- Published on Thursday, 06 December 2012 14:26
World Social Forum on Migrations, Manila, Philippines
We have seen climate change related phenomena with intensity never seen before, like Hurricane Sandy, in many parts of the world in the past year.We no longer have the luxury of time as incidents of increasingly severe storms, floods, droughts, disruption of water cycles and other similar eventsare becoming the “new normal” for many countries. It is also becoming apparent that climate change is instigating more forced migration, and will createmore climate refugees. An estimated 200 million people could be displaced by climate change by 2050. In 2010 alone, it was estimated that more than30 million people were forcibly displaced by environmental and weather-related disasters across Asia and this number will continue to rise. Climatechange has also been wreaking havoc on crops and farmlands, worsening the already growing food crisis and pushing even more people into hunger.
And yet, despite the increasing devastation wreaked by climate change on farmlands, livelihoods, and homes, the UN Framework Convention onClimate Change (UNFCCC) negotiations are moving backwards instead of moving closer to a global agreement that will stabilize and cut greenhousegas emissions. The premise of the climate negotiations has always been based on the principle that developed countries need to live up to theirhistorical responsibility and yet from Cancun to Durban to Qatar, negotiations have instead focused on how developed countries can escape theirprevious commitments. Now, with the current proposals on the table, not only are developed countries going to be able escape commitments bywatering obligations down to voluntary pledges but they will also be able to create more carbon markets and loopholes in order to not take any action atall. Estimates from a study by the United Nations Environment Programme (UNEP) have calculated that even without all the loopholes, these currentpledges will lead to an increase in the temperature of up to 5 degrees centigrade.
- Published on Thursday, 06 December 2012 07:04
(Fougères, 29th November 2012) .At the conference on European dairy policy organised by the Confédération Paysanne and the European Coordination Via Campesina (ECVC), the ECVC, the EMB (European Milk Board) and FFE (Fairness for Farmers in Europe) issued the following statement: Farmers do not want to produce more for less. A healthy dairy economy cannot be based on selling at a loss (selling milk at less than the cost of production). No to privatisation of European dairy policy (through contracts). Supply management is essential for maintaining sustainable pan-European milk production on family farms.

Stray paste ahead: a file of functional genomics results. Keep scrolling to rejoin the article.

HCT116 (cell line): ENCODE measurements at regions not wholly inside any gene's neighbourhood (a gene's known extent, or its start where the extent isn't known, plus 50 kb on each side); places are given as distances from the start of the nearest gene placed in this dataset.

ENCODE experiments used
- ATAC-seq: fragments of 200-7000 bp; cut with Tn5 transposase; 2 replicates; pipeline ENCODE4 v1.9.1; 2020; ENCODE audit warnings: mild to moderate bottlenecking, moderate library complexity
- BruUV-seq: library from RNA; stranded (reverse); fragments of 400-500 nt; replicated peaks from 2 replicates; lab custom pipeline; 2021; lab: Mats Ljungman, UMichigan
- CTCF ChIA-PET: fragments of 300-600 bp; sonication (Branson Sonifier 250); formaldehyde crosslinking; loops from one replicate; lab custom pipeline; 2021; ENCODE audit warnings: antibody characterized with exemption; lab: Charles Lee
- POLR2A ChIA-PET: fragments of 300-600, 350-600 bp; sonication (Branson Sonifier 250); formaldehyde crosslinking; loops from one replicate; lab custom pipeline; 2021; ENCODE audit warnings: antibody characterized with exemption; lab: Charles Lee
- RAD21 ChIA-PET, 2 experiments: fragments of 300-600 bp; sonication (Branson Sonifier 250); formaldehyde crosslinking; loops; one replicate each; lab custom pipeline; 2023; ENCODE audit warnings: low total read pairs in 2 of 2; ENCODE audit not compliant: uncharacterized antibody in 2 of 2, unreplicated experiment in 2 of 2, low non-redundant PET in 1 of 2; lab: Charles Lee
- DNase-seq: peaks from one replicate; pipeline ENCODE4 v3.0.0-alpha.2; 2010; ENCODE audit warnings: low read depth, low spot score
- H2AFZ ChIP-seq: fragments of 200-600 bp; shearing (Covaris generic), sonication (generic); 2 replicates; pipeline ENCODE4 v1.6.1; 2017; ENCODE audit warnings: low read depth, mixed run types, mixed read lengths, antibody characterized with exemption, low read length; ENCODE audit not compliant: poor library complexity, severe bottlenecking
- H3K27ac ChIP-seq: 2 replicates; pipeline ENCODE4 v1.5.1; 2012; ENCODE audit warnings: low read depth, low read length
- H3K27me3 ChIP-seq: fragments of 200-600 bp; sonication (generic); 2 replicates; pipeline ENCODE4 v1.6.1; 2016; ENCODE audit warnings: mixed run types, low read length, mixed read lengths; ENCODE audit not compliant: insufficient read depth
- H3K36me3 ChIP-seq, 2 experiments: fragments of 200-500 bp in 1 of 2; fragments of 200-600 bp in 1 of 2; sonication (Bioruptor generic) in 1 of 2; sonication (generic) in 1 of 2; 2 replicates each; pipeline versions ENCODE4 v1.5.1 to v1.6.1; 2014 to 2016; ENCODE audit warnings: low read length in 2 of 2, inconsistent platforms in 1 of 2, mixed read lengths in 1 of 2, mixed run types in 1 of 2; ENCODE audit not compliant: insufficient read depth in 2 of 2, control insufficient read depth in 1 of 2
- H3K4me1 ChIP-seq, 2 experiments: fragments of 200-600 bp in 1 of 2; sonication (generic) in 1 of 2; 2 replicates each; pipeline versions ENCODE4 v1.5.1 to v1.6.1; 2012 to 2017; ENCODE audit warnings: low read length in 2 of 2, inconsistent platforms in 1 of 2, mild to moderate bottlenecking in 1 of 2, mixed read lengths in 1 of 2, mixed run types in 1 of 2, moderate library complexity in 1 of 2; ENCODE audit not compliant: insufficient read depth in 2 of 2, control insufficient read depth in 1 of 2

- Published on Thursday, 06 December 2012 06:59
(Dakar, November 22, 2012)
We, representatives of the CNCR member farmers' and producers' organizations, as well as other national platforms member of the ROPPA (Network of West-African Farmers' and Producers' Organizations), met from 20 to 22 November, 2012 in Dakar with technical services officers and technical and financial partners in the framework of the international forum "Family farms constitute the primary food and wealth suppliers in West Africa"
Confirm the significance of the potential and current function of family farms,
Recognize further that:
- Family farms are facing many constraints associated with an unfavorable socioeconomic environment;
- Family farms have not yet deployed their full potential and still enjoy opportunities to grow and considerably contribute to the different functions pertaining to agriculture, namely feeding the population, creating wealth and employments, and managing natural resources in a sustainable manner.
- Published on Friday, 30 November 2012 22:03
(Maputo, Mozambique - 29 November 2012) - The Brazilian government and private sector are collaborating with Japan to push a large-scale agribusiness project in Northern Mozambique. The project, called ProSavana, will make 14 million hectares of land available to Brazilian agribusiness companies for the production of soybeans, maize and other commodity crops that will be exported by Japanese multinationals. This area of Mozambique, known as the Nacala Corridor, is home to millions of farming families who are at risk of losing their lands in the process.
The Nacala Corridor stretches along a rail line that runs from the port of Nacala, in Nampula Province, into the two northern districts of Zambézia Province and ends in Lichinga, in Niassa Province. It is the most densely populated region of the country. With its fertile soils and its con-sistent and generous rainfall, millions of small farmers work these lands to produce food for their families and for local and regional markets.